In the week that Nasa launched a space probe that for the first time would touch the Sun we failed to achieve much of a lift-off in the Nines fixture with Hexham House. And you wouldn’t have known there was such a thing as the sun either.
The fours did give us an initial boost, especially in the very early stages when they went to 8-1 after five ends. They were then more than matched by the home team, so that after the next five ends the scores were dead level at 10-10. Things got very tight after that, with an unusual run of five singles, so that after 15 ends we were 12-13 down. But to the great credit of the group a strong finish meant that we won the game 17-13. That meant three consecutive wins for Ken as skip of the fours.
The triples might have been confident of doing well, and managed to reach a lead of 9-7 before a couple of dropped threes made it more of a struggle. There were still six ends left, but sadly we had the unique experience of two consecutive no-shot ends – no amount of space-probing could separate the bowls – and that made the “run rate” much more challenging. Those close ends did show that we competed hard, but the outcome was decided on the penultimate end and a three on the last was no real consolation: we lost 12-19.
For the pairs it really was a question of “Houston, we have a problem!” as the pattern of the first five ends (1-6) was exactly matched by the second lot to reach 2-12. Parity on the next five did make it 5-15 but that was really as good as it got, with a 6-19 score to finish. For at least the third time this season Geoff Lamb was the architect of a defeat, and at this rate will have us all nervously scanning the team sheets in future fixtures.
After losing to Hexham House, whose season in the Nines competition has not been brilliant, we were apprehensive about the visit of New Delaval for a rearranged fixture on Thursday. New kids on the block last year, they have done very well this season, sitting in third position before their game with us and definitely still in with a chance of winning the league – quite some achievement.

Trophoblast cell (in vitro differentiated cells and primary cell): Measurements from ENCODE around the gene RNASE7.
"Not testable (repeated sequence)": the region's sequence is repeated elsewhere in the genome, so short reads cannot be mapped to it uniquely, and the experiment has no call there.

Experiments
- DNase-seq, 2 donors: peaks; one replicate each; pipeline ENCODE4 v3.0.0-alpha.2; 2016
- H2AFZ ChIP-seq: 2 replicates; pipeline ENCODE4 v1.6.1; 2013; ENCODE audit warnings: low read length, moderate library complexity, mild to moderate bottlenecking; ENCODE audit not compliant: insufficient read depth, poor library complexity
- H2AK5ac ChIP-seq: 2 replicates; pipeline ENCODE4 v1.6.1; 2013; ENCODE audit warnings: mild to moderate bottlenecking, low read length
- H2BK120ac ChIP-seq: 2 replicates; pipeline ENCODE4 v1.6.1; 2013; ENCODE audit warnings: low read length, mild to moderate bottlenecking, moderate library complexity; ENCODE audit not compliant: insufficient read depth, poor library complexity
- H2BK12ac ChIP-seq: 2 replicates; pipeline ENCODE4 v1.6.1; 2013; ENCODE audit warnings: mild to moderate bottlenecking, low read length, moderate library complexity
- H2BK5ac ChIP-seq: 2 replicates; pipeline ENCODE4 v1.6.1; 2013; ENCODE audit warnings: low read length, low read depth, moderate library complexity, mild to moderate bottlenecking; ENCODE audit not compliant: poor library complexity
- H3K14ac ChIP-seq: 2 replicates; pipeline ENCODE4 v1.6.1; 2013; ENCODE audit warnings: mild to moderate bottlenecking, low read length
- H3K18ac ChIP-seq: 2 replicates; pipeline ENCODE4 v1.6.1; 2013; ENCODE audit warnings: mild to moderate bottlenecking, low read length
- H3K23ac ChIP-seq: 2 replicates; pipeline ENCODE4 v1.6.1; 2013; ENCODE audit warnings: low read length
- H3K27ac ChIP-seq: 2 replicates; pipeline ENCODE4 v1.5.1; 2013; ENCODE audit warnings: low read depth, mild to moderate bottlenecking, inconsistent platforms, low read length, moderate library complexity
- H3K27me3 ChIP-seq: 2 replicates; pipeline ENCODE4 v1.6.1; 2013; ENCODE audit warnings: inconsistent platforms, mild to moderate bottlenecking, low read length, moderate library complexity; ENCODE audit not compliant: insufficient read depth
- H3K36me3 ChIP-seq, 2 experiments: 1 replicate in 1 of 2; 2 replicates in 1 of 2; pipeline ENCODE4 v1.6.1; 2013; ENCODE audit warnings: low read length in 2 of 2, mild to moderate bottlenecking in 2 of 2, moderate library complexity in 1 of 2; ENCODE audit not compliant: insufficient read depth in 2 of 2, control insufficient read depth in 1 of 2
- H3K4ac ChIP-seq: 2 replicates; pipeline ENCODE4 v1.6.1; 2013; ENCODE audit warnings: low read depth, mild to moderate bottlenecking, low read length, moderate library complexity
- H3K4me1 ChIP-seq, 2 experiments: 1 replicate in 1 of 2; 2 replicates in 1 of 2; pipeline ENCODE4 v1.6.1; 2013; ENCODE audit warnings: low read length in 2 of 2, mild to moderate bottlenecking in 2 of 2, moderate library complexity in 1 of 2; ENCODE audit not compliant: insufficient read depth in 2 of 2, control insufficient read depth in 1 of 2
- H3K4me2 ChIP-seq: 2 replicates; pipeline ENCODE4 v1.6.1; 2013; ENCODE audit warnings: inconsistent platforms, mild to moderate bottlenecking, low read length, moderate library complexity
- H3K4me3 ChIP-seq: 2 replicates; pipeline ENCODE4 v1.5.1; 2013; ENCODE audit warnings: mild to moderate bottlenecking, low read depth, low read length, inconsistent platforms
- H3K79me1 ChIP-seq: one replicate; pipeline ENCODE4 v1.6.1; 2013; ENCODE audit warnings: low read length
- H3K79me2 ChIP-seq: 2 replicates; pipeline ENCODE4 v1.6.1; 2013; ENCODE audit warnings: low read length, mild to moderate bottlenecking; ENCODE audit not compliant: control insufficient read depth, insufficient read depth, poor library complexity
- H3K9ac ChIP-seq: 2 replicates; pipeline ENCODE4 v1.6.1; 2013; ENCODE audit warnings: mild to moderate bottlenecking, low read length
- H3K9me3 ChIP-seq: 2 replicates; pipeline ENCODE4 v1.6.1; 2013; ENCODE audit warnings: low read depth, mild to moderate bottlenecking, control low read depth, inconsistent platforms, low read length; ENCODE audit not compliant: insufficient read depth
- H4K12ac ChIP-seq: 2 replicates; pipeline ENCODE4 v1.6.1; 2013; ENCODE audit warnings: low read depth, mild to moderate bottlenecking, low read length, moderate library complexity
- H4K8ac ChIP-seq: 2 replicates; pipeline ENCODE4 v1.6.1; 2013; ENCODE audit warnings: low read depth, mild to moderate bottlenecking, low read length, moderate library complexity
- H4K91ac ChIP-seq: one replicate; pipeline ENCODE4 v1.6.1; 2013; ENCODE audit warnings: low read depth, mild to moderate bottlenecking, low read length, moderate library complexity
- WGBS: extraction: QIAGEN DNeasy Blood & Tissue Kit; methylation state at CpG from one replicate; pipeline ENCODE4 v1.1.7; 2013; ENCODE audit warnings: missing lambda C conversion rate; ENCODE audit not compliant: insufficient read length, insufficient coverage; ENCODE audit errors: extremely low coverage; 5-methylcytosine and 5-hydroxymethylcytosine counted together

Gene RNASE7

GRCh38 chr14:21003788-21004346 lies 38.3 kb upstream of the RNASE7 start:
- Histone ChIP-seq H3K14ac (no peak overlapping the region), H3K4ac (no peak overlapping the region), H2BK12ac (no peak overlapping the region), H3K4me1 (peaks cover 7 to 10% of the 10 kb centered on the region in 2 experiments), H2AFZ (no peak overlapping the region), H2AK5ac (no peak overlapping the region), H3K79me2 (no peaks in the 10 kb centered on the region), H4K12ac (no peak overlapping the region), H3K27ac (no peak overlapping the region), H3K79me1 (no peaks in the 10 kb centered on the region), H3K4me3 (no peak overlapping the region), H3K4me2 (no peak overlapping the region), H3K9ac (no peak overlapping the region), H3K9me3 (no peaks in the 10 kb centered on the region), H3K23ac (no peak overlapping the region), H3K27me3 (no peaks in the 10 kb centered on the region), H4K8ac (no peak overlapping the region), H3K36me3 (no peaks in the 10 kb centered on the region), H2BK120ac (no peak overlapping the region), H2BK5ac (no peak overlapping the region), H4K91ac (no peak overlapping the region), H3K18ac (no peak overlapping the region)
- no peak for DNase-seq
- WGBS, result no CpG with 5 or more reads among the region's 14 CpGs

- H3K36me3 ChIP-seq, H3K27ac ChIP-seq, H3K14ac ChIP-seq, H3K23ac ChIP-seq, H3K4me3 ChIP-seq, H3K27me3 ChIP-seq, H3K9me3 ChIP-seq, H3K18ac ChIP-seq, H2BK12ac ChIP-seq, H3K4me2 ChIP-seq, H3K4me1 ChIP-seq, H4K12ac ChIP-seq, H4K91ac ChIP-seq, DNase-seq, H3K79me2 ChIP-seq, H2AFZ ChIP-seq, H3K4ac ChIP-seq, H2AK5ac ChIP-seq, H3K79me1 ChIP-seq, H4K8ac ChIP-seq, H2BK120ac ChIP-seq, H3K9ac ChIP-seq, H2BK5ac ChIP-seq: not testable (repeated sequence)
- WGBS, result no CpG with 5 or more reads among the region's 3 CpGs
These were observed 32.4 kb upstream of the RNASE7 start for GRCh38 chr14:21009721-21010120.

The match started a little late as they had been held up in traffic, though judging by appearances it was hard to imagine that they had enough players old enough to drive. Even with a father-and-son combination their fours team were on aggregate about two hundred years younger than ours, and overall it was certainly the youngest team we have ever played. Perhaps that was why they were also startlingly noisy, talking among themselves during play and carrying on conversations between rinks that weren’t even adjacent.
In fairness, they could also play extremely well, as shown by the fours side, who hit the ground running and had our own rink 1-14 behind after just six ends. This had the makings of a cricket score, but gradually we came back into it, stemming the haemorrhage to make it 4-16 after ten ends, and then sharing shots again over the next five to reach 7-19. As darkness descended the last three ends were even more profitable for us, and eight more shots meant a final score of 15-19, with the guys ruing the tentative start.
The pairs were even more of a “nearly” team. They started well enough but then dropped some shots so that after ten ends it was just 7-8 in favour of the visitors. Some high scores for both teams in the next phase meant the deficit grew to 12-17 with three ends to play, but another late surge saw our pair come up to 17-18 by the end – that one-shot defeat meaning we had lost the fixture but in view of the quality of the opposition it was a really good performance on the night.
The triples seemed to be heading for a tanking, 1-8 down after five ends and struggling to catch the pace of the green. However, largely due to some excellent bowls from skip Steve Bennett we clawed our way back, much to the frustration of New Delaval, so that after ten ends it was 7-8. They then scored three but we immediately countered with a good six to go ahead – at which point the momentum shifted entirely. Steve’s fine form continued, and we went into the last end five ahead, eventually winning 19-17.
Once again we had lost 2-6 on points – a remarkably consistent trend this year. But just as in the opening match of the season at New Delaval, where a 2-6 defeat was only 42-45 on shots, so this one was just 51-54 on shots. Three shots in both games against a team that – even after we pinched two points last night – are still in with a theoretical chance of winning the league! Despite our poor league run the results have not generally been hammerings, but very often narrow shots defeats. Apart from the obvious suspects in Gosforth and Backworth, only Ponteland have beaten us 8-0 – so we really have to try to ensure we get something next Tuesday from our last league game of the season, against Ponteland at home.
By which time Nasa’s Parker probe will be rather nearer the Sun, eventually travelling at about 430,000 mph. That would be London to Newcastle in just over two seconds – or, if you struggle with that comparison, about the same speed as one of Darren’s piledrivers!